Three Fringe Pitching Prospects That Could Impact a Future MLB Rotation

When discussing the Pittsburgh Pirates, you may get “spend nutting win nutting,” or *insert FUTURE Spongebob GIF*, you may even see some even-keeled prospect talk, and the latter is what brings us here today. Today let’s discuss some potential long-term starters from your “fringe” prospect pool, using the group from this week’s main feature on Pirates Prospects.

The 40-Man Roster of Pirates Prospects in Spring Training

Cody Bolton

Bolton is an interesting discussion; prior to his injury and the 2020 fiasco, he was regarded as a top-end pitching prospect in the organization. Thanks to several additions like Roansy Contreras, Quinn Priester, and even Tahnaj Thomas, Bolton was thrust into a corner of forgottenness.

This past Monday, Bolton saw real game action against the Rays, and the flood of memories and older prospect reports started coming back. Bolton ended up striking out two and forced a rather routine groundout to second base. “It felt good to be back, I honestly felt no nerves going into that inning, Bolton said.”

Whether Bolton is a long-term starter is up to the Pirates and where they see him in the long run, but he could logically fit into a starter mold with a three-pitch mix and a history of starting. At the age of 23, Bolton still has time; thankfully, time is on the young man’s side.    

Max Kranick  

You earn some recognition when you start your major league career with five perfect innings against a St. Louis Cardinals team. Unfortunately, the good times didn’t last for Kranick in his 2021 campaign, finishing with a 6.28 ERA, 19 walks, 47 hits given up, all in 38.2 innings pitched.  

There, of course, were some good things with Kranick and one of those things dealt with his curveball. Used about 12.3% of the time, Kranick’s curveball induced a WHIFF% of 33.3 and held opponents to a .188 batting average. If Kranick can incorporate more of his curveball and mix his pitches well, we could see him stick at a long-term starter role. 

You could also look at Statcast’s xERA as somewhat of a positive for Kranick. During last season Kranick’s xERA was a whole 1.71 points lower at 4.57, not great, but it’s progress. In a recent video, you can see a nice two-pitch sequence that may give some sort of hope.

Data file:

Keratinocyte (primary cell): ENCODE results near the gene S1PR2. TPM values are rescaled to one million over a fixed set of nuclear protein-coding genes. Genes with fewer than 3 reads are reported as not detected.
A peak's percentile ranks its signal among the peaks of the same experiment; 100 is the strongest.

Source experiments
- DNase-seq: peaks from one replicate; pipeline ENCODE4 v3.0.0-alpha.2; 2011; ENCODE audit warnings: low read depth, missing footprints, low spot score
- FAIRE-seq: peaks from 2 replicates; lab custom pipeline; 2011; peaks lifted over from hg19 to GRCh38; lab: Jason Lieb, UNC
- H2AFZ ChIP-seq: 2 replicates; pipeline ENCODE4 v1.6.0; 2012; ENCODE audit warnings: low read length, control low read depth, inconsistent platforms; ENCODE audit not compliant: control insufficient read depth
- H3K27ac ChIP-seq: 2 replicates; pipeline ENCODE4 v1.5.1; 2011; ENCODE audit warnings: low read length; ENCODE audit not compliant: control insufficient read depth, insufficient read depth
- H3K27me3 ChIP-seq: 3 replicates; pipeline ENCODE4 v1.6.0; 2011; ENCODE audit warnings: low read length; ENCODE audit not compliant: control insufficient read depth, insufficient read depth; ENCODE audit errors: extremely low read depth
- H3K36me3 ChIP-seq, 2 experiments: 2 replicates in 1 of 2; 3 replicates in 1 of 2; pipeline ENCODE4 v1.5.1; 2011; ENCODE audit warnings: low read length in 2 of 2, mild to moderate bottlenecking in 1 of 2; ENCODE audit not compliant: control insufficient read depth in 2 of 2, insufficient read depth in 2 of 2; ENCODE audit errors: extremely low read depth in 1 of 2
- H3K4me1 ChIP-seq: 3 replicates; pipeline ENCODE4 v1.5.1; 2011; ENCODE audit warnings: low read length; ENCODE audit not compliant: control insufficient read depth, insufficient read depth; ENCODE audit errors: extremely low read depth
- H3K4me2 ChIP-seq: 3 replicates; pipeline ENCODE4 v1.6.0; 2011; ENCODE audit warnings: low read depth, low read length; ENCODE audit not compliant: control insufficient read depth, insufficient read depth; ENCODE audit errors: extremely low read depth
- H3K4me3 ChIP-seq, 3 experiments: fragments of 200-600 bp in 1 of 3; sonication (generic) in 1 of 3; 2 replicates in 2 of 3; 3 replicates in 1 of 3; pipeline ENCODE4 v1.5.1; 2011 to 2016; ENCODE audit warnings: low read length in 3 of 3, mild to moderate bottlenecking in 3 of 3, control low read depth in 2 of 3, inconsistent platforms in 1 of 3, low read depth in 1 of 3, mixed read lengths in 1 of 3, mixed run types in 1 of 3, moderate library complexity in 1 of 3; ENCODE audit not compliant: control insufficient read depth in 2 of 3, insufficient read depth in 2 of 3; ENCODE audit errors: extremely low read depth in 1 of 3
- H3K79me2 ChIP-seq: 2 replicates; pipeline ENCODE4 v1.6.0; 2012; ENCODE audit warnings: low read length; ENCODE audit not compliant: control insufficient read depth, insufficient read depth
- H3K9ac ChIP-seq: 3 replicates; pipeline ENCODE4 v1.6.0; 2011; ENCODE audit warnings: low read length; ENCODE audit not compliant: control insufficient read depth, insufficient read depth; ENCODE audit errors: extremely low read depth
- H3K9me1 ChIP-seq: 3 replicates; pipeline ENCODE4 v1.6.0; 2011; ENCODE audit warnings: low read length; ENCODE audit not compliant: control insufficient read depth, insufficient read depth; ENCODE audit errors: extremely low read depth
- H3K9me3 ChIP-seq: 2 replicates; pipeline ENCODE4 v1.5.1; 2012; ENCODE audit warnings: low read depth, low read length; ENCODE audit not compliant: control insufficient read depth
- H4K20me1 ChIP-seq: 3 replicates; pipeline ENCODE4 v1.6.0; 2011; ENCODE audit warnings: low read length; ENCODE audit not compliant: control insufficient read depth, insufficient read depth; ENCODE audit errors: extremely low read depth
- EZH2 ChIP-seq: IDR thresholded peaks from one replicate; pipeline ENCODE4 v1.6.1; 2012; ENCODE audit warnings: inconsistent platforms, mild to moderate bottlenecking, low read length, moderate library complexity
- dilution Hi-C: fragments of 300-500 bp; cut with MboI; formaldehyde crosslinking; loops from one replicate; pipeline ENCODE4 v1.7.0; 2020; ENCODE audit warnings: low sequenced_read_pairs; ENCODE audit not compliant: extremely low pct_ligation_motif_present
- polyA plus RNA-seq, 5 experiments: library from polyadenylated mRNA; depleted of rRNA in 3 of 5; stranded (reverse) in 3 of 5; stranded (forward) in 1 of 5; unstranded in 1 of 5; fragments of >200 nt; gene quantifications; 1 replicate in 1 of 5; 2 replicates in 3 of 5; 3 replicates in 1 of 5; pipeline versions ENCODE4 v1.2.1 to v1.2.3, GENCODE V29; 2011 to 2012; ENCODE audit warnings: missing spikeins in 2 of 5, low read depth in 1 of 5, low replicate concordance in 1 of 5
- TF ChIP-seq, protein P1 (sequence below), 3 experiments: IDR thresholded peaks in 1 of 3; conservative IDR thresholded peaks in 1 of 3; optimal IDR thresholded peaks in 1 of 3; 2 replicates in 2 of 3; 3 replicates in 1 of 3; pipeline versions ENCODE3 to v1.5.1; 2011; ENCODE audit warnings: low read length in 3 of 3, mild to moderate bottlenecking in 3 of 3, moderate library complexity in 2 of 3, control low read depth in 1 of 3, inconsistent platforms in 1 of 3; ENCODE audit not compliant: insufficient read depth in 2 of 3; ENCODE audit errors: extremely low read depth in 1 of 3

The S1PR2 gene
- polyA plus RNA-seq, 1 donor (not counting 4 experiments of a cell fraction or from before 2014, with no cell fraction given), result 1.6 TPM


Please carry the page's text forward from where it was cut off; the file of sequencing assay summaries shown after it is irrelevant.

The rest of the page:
Miguel Yajure 

Yajure, although he battled through some injuries last season, showed some flickers of hope in Pirates fans’ eyes. Yajure relies on six pitches with a four-seam, changeup, cutter, curveball, sinker, and slider. Yajure will use all six of his pitches in a game and averages around 90.6 on his 4-seam. Maybe the injury was holding back Yajure’s velo since, in 2020, he averaged 92.3 

Yajure showed tremendous strides in his curveball from 2020-21 with about 2.5 more inches of movement and a WHIFF% of 30.8. This is all off of 15.0 innings in the majors last year, so of course, there is still room to grow for the 23-year-old.     

Yajure is among several candidates for a future backend of the rotation kind of arm; with a 50/60 grade on his command, Yajure will have to improve upon his 2.68 BB/9 to maintain that grade and bolster some confidence in management to give him said starting job. If Yajure puts forth the effort he did against the Giants with five innings of just one hit ball? Sky is the limit for this guy.


The 40-Man Roster of Pirates Prospects in Spring Training

Three Fringe Pitching Prospects That Could Impact a Future MLB Rotation

A Summary of Dominican Summer League Players and Their Chances of Making the Majors

Winston “Wink” Cole Talks About the Pirates Minor League Development During the 1970s

The Pirates Boosted Their Catching Prospect Depth With Abrahan Gutierrez

Po-Yu Chen: Looking At The Two Sides Of A Mixed 2021 Season

J.C. Flowers Adjusting to the Role of a Starting Pitcher

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